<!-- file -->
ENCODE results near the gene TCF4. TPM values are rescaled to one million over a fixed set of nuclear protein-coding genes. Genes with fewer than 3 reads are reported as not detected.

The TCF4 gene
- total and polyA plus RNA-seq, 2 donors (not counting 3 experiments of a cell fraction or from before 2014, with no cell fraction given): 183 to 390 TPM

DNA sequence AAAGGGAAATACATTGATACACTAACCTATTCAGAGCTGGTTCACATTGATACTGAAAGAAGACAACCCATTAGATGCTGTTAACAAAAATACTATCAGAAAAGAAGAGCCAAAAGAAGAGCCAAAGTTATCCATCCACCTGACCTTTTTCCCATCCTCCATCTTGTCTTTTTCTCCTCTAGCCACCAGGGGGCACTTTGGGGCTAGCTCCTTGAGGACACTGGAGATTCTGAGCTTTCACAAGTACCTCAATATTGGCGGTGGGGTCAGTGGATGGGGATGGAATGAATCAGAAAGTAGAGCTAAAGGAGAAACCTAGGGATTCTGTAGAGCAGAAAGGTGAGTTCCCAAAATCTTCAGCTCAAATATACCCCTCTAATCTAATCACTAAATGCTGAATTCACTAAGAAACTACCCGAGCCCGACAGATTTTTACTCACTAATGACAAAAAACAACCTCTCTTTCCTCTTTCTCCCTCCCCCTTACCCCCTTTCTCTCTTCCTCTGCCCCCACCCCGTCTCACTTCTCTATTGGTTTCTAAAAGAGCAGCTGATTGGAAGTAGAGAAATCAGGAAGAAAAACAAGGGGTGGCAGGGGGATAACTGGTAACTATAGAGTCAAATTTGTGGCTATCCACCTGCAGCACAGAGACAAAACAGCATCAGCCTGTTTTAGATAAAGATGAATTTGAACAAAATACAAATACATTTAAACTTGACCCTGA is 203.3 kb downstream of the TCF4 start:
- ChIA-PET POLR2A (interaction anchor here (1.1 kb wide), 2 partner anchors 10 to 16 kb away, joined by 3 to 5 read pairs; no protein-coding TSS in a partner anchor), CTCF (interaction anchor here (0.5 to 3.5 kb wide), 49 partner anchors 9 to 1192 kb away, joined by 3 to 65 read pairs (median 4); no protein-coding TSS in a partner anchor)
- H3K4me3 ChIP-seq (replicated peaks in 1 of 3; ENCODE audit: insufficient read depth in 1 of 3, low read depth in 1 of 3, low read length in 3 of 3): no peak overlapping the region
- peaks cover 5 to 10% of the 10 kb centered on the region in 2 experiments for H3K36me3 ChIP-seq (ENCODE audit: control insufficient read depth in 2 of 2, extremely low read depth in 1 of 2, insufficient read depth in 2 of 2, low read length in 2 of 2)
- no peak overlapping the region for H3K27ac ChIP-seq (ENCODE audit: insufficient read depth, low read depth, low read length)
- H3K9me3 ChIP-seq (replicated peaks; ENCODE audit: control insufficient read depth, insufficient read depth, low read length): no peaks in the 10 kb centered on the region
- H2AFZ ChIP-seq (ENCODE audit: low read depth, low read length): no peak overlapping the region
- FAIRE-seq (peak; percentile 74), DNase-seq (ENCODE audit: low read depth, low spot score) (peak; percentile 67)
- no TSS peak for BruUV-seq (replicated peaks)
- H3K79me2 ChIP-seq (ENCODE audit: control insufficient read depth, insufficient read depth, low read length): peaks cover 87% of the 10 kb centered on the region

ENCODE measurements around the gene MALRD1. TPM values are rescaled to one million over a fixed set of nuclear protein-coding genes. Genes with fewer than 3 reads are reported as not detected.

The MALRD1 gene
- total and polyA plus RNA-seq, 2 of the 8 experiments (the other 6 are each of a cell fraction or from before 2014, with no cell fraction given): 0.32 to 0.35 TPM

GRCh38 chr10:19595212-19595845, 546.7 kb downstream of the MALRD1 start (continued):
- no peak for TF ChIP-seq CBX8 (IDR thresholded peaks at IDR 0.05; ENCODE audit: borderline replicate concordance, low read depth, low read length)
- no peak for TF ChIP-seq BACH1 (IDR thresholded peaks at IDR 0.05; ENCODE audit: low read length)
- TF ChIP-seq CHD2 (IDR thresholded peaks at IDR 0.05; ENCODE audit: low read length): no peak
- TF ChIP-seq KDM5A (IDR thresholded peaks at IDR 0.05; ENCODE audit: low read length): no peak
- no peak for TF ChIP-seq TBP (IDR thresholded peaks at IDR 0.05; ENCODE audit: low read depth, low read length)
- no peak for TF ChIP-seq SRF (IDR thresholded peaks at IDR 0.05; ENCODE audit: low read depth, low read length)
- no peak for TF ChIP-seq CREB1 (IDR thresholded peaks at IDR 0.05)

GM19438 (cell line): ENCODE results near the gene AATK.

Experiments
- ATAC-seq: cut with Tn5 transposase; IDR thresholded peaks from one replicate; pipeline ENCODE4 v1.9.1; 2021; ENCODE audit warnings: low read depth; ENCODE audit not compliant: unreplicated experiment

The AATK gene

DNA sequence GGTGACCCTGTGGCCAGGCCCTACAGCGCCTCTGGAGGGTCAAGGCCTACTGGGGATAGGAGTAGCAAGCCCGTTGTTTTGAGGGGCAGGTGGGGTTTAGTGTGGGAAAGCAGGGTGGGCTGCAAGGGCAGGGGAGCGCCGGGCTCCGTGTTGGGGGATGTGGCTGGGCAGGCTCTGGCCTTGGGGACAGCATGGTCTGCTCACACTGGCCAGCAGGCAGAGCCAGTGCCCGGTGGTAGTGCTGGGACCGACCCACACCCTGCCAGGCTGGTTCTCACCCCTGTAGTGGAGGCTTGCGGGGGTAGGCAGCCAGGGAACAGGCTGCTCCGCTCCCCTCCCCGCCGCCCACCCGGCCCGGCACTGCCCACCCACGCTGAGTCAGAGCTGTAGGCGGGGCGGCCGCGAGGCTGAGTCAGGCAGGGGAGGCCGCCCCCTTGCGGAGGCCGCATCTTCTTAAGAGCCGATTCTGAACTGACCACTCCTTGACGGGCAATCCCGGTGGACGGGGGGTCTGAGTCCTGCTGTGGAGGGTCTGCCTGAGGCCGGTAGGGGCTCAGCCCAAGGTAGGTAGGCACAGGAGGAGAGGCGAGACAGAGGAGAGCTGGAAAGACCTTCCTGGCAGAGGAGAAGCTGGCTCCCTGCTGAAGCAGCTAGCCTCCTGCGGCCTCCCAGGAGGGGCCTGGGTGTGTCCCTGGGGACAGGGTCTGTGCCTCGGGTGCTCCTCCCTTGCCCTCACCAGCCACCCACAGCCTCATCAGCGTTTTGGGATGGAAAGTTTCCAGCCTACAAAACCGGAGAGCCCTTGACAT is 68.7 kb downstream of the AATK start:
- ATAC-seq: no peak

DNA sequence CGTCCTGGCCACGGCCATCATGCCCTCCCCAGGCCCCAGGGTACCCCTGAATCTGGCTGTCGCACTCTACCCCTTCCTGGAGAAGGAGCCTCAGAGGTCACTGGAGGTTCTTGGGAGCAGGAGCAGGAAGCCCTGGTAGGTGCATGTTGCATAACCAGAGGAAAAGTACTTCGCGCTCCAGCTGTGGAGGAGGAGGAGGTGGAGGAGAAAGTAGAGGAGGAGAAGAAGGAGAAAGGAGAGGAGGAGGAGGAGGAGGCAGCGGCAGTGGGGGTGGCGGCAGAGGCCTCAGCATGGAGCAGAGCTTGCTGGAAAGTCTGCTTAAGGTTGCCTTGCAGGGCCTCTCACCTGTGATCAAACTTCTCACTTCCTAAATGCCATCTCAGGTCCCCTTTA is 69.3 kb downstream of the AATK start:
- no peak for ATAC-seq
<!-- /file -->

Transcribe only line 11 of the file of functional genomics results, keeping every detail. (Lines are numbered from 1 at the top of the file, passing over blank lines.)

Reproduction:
- FAIRE-seq (peak; percentile 74), DNase-seq (ENCODE audit: low read depth, low spot score) (peak; percentile 67)